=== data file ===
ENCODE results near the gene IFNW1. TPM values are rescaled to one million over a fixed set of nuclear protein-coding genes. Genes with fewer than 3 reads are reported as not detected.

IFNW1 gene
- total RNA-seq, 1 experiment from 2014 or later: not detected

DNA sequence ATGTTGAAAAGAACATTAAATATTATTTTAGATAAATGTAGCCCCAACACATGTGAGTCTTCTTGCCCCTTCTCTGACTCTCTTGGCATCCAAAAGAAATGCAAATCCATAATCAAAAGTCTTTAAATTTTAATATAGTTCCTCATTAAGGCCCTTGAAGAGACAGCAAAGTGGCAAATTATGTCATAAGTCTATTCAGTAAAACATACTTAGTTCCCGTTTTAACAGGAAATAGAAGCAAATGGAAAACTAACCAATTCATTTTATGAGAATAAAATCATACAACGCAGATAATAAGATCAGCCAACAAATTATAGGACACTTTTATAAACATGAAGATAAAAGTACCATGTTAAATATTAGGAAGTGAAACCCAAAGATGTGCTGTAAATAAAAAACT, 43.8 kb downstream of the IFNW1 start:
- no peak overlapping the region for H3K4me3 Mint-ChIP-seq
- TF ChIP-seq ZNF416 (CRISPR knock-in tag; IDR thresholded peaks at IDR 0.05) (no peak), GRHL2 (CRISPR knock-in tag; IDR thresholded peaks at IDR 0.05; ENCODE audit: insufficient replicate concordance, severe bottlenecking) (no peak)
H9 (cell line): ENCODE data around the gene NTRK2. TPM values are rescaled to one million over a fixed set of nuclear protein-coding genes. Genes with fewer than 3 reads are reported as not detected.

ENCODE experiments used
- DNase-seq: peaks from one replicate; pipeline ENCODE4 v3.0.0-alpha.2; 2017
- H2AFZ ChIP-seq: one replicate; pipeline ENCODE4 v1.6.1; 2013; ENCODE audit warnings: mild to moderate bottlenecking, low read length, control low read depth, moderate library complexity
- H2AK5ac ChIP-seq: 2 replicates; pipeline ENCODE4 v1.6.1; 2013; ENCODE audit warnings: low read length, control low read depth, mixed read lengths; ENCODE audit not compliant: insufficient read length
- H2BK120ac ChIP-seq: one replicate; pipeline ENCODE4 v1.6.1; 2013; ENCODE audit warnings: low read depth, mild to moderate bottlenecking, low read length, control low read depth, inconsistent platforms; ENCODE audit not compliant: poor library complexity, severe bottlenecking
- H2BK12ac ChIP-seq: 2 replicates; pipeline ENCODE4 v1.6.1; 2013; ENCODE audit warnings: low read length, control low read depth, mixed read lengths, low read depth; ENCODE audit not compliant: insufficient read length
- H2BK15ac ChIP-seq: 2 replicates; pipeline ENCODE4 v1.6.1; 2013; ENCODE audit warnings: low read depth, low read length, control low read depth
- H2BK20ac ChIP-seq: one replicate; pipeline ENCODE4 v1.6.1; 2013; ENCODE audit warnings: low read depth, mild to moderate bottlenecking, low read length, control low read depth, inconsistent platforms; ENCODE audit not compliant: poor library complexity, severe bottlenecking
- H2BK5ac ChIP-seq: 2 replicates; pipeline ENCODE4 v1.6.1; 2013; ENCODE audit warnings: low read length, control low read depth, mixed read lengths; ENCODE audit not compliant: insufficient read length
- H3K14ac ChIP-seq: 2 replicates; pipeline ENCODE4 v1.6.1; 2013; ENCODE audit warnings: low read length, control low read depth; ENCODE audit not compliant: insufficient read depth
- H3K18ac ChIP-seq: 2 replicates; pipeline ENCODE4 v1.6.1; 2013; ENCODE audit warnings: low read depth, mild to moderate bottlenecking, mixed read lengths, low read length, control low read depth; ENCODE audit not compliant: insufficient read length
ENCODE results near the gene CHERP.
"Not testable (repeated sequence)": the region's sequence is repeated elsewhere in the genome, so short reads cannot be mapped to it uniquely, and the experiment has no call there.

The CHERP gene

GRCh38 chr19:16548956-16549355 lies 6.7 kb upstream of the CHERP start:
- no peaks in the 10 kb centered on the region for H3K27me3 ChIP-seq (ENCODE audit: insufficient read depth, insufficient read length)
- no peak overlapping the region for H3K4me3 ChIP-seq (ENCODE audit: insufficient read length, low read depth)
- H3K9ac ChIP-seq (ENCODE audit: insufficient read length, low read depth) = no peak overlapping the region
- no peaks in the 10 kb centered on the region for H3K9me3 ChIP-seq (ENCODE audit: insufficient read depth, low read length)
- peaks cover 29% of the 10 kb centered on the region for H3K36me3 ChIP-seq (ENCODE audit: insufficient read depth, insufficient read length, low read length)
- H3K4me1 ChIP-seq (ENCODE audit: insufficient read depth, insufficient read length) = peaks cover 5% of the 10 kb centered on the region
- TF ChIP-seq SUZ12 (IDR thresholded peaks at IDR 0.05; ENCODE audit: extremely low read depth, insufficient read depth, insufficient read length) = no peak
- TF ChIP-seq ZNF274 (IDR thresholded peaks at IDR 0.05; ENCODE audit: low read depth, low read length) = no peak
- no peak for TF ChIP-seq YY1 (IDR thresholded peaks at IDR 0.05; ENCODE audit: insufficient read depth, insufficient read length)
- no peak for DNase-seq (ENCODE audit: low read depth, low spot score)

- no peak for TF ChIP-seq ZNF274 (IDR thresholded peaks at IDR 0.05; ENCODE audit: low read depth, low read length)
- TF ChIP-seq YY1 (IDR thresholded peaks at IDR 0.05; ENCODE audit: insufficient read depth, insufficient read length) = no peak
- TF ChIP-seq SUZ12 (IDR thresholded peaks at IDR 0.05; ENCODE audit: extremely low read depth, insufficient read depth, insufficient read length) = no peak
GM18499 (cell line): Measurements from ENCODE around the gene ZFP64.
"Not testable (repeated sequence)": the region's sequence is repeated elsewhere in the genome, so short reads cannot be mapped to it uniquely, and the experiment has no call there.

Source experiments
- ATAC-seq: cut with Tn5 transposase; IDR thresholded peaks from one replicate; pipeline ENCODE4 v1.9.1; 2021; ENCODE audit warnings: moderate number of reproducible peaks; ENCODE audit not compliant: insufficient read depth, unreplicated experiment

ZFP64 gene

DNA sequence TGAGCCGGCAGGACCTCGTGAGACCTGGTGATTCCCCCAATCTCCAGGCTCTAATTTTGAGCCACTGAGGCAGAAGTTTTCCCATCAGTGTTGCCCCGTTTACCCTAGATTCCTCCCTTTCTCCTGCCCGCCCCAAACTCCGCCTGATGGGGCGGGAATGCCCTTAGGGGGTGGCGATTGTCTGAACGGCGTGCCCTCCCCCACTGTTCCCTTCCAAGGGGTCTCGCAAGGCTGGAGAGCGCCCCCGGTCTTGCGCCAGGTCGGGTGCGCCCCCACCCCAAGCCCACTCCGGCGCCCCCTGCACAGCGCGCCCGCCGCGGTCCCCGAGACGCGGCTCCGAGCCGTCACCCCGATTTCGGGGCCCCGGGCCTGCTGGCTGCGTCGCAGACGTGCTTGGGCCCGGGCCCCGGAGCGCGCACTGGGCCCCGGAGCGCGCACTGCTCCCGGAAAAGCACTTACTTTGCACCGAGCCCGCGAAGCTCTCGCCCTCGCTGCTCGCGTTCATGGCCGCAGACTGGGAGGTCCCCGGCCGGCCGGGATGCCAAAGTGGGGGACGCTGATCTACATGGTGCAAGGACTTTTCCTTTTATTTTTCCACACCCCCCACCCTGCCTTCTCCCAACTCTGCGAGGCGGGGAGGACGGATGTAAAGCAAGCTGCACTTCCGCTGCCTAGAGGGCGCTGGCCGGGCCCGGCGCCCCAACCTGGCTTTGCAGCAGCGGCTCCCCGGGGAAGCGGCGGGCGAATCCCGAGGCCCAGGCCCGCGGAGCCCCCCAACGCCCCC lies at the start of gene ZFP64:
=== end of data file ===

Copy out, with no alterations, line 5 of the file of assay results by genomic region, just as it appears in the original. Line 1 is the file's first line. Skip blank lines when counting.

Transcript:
- no peak overlapping the region for H3K4me3 Mint-ChIP-seq